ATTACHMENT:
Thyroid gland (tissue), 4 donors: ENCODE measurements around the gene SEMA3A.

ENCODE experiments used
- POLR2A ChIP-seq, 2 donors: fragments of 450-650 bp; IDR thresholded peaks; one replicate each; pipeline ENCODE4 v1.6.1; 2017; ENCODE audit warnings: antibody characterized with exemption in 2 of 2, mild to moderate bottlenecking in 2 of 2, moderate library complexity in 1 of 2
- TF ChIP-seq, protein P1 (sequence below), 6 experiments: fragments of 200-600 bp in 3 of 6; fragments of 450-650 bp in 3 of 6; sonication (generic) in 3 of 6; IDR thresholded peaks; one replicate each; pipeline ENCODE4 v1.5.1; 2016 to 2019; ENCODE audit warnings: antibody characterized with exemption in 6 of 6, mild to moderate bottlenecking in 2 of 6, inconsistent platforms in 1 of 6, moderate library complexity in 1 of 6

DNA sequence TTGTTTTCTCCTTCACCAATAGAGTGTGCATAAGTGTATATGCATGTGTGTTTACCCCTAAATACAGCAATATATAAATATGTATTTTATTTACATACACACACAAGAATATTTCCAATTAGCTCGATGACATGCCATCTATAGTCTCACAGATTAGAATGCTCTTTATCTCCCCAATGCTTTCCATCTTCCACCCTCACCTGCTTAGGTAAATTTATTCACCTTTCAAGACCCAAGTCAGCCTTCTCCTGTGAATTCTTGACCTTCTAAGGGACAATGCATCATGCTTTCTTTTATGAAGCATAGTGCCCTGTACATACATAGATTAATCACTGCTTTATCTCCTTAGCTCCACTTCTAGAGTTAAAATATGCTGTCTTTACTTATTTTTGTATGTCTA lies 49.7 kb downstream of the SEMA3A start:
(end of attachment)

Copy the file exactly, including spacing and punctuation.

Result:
Thyroid gland (tissue), 4 donors: ENCODE measurements around the gene SEMA3A.

ENCODE experiments used
- POLR2A ChIP-seq, 2 donors: fragments of 450-650 bp; IDR thresholded peaks; one replicate each; pipeline ENCODE4 v1.6.1; 2017; ENCODE audit warnings: antibody characterized with exemption in 2 of 2, mild to moderate bottlenecking in 2 of 2, moderate library complexity in 1 of 2
- TF ChIP-seq, protein P1 (sequence below), 6 experiments: fragments of 200-600 bp in 3 of 6; fragments of 450-650 bp in 3 of 6; sonication (generic) in 3 of 6; IDR thresholded peaks; one replicate each; pipeline ENCODE4 v1.5.1; 2016 to 2019; ENCODE audit warnings: antibody characterized with exemption in 6 of 6, mild to moderate bottlenecking in 2 of 6, inconsistent platforms in 1 of 6, moderate library complexity in 1 of 6

DNA sequence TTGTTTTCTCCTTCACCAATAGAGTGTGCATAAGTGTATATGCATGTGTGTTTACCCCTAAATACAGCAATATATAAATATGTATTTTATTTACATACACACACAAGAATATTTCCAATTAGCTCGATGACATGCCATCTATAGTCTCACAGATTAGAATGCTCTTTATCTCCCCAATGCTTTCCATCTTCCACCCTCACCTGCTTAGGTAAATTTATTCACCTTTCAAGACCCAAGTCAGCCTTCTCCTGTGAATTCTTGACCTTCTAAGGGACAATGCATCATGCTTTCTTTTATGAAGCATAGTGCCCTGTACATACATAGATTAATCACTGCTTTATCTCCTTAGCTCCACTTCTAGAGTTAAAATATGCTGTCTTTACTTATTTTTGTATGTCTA lies 49.7 kb downstream of the SEMA3A start: